Who Should Not Consider a Fixer

It's important to understand at the onset that if you're going to buy a fixer, even if you get it dirt cheap, it's going to cost you time, money, and effort to renovate it. It would be a mistake to buy such a property thinking you can simply move in as you would a house that's already in perfect shape.

If you're the sort that looks at homes and tends to like those that are "ready to go," then chances are you would not be happy with a fixer. In fact, you'd probably walk away from a perfect "fixer" steal simply because you wouldn't recognize it.

Recognizing a Fixer

As suggested previously, fixers run the gamut of those that simply need cosmetic work to those that are in such bad shape they need to be "scraped" (demolished) and a new house erected from scratch.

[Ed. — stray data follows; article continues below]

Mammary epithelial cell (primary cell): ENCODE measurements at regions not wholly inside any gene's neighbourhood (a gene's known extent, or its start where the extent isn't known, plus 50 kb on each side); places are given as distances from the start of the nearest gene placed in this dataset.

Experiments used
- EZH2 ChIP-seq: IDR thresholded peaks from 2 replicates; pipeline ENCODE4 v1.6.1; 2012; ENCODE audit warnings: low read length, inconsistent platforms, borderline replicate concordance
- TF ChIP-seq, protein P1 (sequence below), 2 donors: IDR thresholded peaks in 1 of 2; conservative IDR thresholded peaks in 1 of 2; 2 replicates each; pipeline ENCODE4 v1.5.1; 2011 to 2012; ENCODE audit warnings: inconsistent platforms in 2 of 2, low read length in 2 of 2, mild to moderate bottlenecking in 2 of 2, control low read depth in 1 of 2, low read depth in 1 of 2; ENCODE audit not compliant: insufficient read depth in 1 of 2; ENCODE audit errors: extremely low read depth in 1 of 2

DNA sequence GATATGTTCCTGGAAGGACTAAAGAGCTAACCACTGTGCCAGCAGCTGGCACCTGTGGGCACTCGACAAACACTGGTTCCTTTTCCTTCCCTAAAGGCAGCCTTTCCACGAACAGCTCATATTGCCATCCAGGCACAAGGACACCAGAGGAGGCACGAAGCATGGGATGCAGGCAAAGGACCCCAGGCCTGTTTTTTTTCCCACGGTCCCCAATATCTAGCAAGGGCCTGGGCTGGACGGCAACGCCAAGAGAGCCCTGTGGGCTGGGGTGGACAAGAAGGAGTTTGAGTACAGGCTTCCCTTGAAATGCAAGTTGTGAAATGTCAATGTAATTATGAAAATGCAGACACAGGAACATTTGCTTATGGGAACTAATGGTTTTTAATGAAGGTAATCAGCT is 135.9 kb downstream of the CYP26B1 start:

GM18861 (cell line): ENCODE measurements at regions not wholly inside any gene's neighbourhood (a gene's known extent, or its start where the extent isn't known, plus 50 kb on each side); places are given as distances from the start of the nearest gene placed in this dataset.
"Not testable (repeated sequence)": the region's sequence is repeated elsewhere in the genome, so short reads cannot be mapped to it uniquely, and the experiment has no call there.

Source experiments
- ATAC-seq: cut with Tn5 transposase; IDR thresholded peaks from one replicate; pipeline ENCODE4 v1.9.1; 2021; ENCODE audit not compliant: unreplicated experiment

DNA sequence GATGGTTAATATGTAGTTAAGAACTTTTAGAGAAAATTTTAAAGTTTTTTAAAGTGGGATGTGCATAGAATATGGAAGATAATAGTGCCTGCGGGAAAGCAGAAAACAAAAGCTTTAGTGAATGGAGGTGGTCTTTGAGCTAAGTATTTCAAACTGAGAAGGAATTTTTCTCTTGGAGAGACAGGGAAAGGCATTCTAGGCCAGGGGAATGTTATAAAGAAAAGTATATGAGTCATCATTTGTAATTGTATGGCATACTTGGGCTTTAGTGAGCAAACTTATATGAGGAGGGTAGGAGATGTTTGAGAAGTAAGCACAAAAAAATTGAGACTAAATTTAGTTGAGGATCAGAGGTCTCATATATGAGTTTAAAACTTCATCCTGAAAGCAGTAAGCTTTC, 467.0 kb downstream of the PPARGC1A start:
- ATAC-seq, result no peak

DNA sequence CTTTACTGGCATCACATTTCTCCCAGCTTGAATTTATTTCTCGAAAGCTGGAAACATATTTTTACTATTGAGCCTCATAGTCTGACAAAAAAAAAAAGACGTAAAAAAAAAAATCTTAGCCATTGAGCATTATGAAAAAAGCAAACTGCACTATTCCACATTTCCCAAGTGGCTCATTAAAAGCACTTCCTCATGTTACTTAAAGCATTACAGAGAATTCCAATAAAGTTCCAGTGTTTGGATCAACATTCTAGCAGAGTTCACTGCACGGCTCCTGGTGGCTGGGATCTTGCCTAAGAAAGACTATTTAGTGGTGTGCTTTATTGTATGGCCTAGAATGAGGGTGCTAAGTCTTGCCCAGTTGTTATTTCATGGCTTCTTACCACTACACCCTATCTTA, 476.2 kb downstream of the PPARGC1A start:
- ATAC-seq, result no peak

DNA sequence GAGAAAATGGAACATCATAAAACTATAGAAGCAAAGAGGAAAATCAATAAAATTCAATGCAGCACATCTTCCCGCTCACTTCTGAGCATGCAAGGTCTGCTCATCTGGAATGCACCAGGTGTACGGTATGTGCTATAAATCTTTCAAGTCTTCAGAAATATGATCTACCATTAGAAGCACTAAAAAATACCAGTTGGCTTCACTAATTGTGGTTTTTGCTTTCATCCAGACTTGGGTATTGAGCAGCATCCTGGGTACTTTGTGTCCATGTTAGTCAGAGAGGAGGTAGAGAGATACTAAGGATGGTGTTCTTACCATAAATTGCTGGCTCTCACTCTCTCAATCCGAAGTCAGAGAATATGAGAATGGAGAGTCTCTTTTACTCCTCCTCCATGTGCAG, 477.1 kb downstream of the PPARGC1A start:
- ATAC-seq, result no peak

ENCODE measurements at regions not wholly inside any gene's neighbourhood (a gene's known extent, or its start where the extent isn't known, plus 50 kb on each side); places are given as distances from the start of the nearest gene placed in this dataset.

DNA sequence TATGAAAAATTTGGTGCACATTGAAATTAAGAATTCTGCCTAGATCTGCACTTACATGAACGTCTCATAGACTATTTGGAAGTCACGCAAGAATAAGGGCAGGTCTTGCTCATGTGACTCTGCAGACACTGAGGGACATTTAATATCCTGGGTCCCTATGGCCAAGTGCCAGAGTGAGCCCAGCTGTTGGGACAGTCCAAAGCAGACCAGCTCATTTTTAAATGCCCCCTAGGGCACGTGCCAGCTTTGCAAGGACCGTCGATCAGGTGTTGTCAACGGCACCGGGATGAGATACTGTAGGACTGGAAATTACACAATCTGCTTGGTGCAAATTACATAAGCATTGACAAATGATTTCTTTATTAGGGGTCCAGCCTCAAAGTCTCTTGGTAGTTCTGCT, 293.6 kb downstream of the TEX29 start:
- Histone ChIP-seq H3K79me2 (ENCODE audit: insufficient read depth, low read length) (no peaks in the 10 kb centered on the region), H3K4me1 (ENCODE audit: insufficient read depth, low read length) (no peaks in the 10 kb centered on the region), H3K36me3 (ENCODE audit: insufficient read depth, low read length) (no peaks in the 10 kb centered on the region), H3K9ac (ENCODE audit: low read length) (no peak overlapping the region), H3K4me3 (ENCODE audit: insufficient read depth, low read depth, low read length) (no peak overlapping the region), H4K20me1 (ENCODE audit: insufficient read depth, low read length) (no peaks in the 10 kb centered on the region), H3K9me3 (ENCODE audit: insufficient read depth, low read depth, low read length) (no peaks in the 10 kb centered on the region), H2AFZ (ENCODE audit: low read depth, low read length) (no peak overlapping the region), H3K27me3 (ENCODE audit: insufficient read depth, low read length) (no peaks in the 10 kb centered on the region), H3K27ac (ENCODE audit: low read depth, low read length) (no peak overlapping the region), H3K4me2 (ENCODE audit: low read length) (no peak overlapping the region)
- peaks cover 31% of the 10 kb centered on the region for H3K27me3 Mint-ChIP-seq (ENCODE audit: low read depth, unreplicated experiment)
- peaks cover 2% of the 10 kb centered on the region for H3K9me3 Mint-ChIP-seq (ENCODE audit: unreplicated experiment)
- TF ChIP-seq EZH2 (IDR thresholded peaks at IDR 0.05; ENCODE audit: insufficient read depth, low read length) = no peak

While most of us would prefer to stay closer to the cosmetic realm, where cleaning, painting, and replacing fixtures is about all we'd be called upon to do, the big discounts come from properties that have more serious problems. For example, at the more serious end of fixers are homes that have broken foundations, that have collapsing roofs, that have been condemned because of fires or ground shifting, that are sliding down hills and on and on. Homes that have problems this serious will obviously come with a strong discount. Indeed, you may be able to pick up the property for just the cost of the land. In some cases, that's less than half the price for a home in good condition.

0 0

Post a comment